Thomas Merton is known for his prayer which begins, “My Lord God, I have no idea where I am going. I do not see the road ahead of me. I cannot know for certain where it will end.” This uncertainty about our vocation, our path, our life, is comforted in the hope we find in Advent. Merton trusted that though he didn’t have all the answers, God would not leave him to face his journey alone. This is the meaning of Advent.
Advent reminds us that such darkness will be quenched with the light of Emmanuel and the hope for a God who will indeed be with us. Through Mary’s experience of the Annunciation, she rediscovered that God was concerned with humanity all along. The coming of Jesus would incarnate this reality, creating for us a visible sign of hope and redemption.
Discernment in the midst of uncertainty sometimes has those Advent characteristics of darkness, waiting, and hope. We know God is there but for some reason the light hasn’t yet shone through. First we must cease clinging to one path or another. And then, the tiniest of flickers illumines a flame that sets our hearts ablaze with the certain knowledge that God-with-us is guiding us and has always been guiding us.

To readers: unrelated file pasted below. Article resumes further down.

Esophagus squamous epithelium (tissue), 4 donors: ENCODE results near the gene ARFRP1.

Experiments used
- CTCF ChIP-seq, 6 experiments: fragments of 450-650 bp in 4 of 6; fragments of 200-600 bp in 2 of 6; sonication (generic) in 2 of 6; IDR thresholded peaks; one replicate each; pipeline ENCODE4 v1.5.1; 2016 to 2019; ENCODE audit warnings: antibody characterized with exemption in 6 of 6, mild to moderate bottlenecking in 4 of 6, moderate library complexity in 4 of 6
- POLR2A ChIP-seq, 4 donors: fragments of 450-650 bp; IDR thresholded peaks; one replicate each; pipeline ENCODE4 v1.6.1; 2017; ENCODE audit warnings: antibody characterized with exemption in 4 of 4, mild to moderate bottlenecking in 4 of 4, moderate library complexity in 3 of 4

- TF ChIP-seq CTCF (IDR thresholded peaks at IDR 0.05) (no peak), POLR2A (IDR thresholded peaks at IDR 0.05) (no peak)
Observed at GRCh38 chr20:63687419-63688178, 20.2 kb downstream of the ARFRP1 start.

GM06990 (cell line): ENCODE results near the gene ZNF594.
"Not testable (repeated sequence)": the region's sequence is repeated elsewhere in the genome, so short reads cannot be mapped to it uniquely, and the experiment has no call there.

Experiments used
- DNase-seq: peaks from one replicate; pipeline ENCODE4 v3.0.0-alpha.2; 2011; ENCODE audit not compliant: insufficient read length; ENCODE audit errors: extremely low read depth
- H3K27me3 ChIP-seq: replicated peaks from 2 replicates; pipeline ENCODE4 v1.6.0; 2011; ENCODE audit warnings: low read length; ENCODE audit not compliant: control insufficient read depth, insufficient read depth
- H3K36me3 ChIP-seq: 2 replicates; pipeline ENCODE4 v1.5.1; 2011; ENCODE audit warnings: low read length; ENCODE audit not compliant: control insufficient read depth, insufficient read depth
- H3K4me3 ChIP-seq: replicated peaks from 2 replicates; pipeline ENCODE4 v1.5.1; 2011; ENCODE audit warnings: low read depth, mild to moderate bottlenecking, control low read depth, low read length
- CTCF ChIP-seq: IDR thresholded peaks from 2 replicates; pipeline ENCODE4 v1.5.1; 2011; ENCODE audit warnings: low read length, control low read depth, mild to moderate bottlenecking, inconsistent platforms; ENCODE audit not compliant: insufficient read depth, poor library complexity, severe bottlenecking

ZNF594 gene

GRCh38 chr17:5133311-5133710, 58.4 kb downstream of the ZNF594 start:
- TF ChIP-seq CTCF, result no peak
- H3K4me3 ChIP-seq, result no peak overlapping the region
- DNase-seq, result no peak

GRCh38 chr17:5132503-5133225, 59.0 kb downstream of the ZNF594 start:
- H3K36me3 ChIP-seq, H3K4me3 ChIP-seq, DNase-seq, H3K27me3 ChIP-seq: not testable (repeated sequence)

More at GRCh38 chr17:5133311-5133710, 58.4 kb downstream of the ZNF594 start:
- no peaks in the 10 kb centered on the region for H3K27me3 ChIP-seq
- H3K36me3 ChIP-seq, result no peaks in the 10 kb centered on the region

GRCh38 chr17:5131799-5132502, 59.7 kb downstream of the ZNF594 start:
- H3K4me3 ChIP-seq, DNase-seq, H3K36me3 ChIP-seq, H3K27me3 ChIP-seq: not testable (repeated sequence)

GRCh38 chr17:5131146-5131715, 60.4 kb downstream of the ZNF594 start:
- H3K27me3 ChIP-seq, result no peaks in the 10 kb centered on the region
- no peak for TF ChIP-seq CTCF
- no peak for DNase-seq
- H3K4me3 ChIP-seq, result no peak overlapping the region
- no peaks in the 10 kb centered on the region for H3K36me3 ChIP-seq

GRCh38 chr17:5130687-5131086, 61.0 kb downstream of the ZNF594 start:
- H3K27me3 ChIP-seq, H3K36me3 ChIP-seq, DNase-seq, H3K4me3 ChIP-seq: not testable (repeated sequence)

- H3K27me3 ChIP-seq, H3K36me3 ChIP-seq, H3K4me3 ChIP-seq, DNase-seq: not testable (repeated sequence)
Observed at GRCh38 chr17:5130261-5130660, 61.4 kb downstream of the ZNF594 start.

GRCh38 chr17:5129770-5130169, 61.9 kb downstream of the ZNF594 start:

The first reading from Baruch on the Second Sunday of Advent speaks of God’s children, “rejoicing that they are remembered by God. ”¦for God is leading Israel in joy by the light of his glory, with his mercy and justice for company.” (Bar. 5:5,9) Thomas Merton knew God’s lead and company. Mary did too. Our lives are an ongoing Advent of patient waiting and trust, discerning God’s presence and call. But they are also an ongoing Christmas, incarnating God’s light and glory through our actions and choices.
We can trust that despite any murky darkness the light will grow stronger, revealing that God has already been with us from the beginning.